Joshua Tree National Park

Backcountry Roads in Joshua Tree National Park

Flickr: Joshua Tree NP

The main paved roads in the park tend to have a lot of traffic and lack a shoulder, so we generally don’t recommend those for running. A much better option is to run on some of the designated the backcountry roads in Joshua Tree National Paarkj that are open for four-wheel drive vehicles and mountain biking. There are many miles of these roads, which vary in surface conditions and level of difficulty. The roads can be rocky and/or sandy, and there are some routes that are very hilly.  Note: Read the descriptions or talk to a park ranger, as some of the roads have deep sand.

This Park page has good information on the backcountry roads. Among the easier/moderate routes that are best for running:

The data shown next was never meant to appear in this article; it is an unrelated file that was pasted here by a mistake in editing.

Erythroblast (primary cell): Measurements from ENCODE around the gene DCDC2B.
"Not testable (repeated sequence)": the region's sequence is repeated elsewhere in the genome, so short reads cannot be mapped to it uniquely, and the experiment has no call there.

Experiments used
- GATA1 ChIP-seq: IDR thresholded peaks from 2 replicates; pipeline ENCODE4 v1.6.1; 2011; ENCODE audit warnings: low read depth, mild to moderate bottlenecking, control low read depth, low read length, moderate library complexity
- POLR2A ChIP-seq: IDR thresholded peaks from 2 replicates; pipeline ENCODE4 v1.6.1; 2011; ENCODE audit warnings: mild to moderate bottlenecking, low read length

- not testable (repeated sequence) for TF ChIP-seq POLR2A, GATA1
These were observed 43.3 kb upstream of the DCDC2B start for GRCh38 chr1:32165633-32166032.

Queen Valley Roads. There are 13.4 miles of roads accessible from Barker Dam or Big Horn Pass. The surface conditions are easier, though can be sandy.

Covington Flat Roads. These roads offer access to some of the park’s largest Joshua trees, junipers, and pinyon pines. They also provide access to some of the higher and cooler elevations in the park. Run up to 3.8 miles one-way from the Lower Covington Flat picnic area to Eureka Peak.

Pinkham Canyon Road. Accessible from the Cottonwood Visitor Center. The first few miles of this road have a decent surface for running, but becomes more difficult for running as the road turns south into Pinkham Canyon.

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